Just over 562,300 new cars were registered last month, the Society of Motor Manufacturers and Traders (SMMT) said today – up 8.4 per cent compared with a year earlier and the largest monthly total on record.
However, experts said the splurge in March – traditionally a busy month with a change of plate – could be short-lived.
New vehicle excise duty (VED) rates came into force at the start of April which mean all new cars, except for those with zero emissions, are subject to an annual flat rate charge. There is also an additional “luxury” tax on cars with a list price of over £40,000.
RAC research found the vast majority of drivers buying new cars will pay significantly more following the changes, even on hybrid vehicles that previously attracted a zero rate.
Howard Archer, chief UK and European economist at forecasting consultancy IHS Global Insight, described the latest sales figures as “highly impressive” but warned there may have been “an element of a last hurrah” in the record performance.
“There was clearly a considerable lift to sales coming from both consumers and businesses bringing forward car purchases before changes to VED were introduced in April,” he noted.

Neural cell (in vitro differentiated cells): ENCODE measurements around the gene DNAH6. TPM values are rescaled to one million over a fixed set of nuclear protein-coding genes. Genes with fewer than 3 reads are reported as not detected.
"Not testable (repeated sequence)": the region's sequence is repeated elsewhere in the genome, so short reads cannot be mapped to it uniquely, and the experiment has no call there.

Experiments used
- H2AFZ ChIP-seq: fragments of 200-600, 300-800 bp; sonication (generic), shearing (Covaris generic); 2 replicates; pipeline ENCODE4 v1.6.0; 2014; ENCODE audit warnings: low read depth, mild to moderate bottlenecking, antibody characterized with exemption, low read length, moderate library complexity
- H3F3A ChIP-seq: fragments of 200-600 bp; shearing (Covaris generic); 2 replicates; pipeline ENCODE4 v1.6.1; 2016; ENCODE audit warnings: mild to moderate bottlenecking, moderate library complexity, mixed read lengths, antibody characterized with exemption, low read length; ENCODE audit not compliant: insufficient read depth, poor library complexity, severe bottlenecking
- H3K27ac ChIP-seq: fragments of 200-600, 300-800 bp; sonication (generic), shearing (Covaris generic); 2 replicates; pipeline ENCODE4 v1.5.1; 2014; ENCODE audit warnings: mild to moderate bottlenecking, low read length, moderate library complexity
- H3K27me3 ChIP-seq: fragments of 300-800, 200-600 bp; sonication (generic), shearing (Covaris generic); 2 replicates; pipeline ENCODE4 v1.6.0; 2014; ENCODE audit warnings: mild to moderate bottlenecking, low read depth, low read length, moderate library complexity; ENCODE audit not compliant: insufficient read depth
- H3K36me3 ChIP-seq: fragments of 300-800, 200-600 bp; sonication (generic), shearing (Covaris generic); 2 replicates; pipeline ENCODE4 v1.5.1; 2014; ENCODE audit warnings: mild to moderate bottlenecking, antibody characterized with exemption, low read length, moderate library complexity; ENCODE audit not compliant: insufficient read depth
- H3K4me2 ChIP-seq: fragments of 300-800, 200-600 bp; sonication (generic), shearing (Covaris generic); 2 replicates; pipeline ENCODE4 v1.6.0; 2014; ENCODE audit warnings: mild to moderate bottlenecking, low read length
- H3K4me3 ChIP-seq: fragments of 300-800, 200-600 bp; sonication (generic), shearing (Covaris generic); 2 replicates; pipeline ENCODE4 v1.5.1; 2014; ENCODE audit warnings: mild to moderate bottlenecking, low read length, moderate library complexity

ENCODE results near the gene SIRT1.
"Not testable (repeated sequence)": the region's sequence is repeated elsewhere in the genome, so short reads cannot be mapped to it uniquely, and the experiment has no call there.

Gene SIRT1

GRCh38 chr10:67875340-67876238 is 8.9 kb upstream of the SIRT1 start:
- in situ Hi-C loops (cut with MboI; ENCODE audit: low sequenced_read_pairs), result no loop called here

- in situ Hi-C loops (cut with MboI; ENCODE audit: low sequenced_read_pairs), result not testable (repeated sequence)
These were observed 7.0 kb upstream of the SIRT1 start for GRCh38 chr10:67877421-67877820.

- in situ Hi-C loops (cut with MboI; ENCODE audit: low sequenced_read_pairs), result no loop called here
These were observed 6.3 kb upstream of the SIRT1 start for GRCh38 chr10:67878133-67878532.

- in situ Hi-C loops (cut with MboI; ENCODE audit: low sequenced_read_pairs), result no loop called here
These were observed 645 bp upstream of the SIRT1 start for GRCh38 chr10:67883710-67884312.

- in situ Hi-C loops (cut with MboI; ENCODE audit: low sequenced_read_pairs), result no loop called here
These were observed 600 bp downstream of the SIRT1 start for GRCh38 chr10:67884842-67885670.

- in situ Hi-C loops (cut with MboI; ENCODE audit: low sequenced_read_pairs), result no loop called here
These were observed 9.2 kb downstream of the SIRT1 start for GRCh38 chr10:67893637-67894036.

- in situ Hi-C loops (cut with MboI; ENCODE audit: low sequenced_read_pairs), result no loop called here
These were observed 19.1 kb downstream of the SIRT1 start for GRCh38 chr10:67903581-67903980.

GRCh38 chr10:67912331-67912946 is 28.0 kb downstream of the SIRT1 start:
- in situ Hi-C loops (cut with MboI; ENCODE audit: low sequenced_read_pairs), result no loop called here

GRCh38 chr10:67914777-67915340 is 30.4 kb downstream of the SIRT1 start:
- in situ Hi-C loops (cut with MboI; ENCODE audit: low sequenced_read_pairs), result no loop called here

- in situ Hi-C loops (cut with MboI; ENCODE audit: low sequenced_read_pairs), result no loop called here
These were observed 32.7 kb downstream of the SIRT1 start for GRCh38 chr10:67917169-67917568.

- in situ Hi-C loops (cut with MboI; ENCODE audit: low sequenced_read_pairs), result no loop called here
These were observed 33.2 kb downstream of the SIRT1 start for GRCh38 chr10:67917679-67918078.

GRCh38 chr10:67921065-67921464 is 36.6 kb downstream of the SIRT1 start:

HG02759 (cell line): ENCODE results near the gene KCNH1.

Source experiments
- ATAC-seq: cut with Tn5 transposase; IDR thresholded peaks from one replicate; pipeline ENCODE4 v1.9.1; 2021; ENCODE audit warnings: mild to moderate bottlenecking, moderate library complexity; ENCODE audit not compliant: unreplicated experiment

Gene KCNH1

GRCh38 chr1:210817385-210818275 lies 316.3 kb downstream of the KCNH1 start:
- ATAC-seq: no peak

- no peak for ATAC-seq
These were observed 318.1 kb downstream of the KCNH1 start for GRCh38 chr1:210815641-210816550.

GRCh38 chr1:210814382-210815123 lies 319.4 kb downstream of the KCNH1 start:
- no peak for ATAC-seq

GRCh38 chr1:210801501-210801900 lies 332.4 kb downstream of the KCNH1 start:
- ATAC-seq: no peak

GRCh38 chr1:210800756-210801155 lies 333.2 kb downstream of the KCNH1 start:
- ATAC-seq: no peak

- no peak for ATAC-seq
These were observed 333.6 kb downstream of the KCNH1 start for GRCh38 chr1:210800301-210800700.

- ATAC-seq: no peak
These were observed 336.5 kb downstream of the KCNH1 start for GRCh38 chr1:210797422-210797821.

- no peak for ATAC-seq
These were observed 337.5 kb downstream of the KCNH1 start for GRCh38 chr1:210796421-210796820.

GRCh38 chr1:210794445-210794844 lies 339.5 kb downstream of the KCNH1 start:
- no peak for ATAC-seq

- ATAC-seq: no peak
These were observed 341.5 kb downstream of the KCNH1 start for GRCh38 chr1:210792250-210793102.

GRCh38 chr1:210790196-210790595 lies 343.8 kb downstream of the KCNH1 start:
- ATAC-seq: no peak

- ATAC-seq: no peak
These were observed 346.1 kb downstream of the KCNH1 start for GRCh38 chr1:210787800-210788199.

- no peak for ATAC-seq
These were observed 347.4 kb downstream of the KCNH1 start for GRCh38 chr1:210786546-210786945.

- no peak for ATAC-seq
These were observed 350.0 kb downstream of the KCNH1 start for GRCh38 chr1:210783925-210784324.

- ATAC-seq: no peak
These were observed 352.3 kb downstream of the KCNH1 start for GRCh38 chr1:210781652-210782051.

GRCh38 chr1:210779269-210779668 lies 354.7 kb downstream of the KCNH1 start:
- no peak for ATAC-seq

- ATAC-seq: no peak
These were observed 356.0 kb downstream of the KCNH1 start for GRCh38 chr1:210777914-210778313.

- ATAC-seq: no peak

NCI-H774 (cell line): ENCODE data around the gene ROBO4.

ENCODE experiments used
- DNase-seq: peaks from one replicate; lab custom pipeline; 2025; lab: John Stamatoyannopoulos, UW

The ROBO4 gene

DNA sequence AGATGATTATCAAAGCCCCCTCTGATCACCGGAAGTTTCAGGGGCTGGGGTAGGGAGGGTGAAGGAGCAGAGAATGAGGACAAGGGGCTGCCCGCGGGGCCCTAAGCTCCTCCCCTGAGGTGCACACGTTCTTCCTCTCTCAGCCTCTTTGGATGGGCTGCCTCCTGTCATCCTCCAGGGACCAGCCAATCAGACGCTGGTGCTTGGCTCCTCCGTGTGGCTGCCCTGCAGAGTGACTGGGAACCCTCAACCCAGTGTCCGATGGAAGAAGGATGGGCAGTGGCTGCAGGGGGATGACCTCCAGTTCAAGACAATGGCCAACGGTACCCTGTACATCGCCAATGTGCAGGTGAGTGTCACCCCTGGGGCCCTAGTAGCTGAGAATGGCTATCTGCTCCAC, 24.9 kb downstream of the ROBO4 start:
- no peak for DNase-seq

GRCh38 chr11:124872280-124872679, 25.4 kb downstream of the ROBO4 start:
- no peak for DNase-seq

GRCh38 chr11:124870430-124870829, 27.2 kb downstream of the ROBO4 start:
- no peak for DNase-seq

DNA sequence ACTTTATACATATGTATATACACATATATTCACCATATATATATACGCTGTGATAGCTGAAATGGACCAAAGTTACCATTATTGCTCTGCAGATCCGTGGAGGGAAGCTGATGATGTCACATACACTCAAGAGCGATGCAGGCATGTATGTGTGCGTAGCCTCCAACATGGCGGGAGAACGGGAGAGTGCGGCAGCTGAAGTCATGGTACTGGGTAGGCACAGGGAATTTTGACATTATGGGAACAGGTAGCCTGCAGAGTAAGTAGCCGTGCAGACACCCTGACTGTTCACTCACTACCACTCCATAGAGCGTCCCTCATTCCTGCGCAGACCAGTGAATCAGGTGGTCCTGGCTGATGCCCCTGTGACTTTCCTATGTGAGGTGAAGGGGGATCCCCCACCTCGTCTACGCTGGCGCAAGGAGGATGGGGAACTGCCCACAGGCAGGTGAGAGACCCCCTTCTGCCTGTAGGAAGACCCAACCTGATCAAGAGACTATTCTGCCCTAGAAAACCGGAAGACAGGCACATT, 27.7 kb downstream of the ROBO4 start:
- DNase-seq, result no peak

“It also looks odds-on that the squeeze on consumers’ purchasing power will deepen appreciably further while businesses will face increasingly challenging and uncertain conditions which may well cause them to be more circumspect in replacing their car fleets.”
Paul Kaye, sales and marketing director at Close Brothers Motor Finance, said: “Despite growth picking back up, rising inflation and the impact on consumer spending could produce headwinds on new car growth and we are already seeing changes in consumer buying patterns.”
SMMT chief executive Mike Hawes remained relatively upbeat, saying: “This bumper performance probably means we will see a slowdown in April, exacerbated by the fact there are fewer selling days this year given Easter timing.
“Looking ahead to the rest of the year, we still expect the market to cool only slightly given broader political uncertainties as there are still attractive deals on offer.”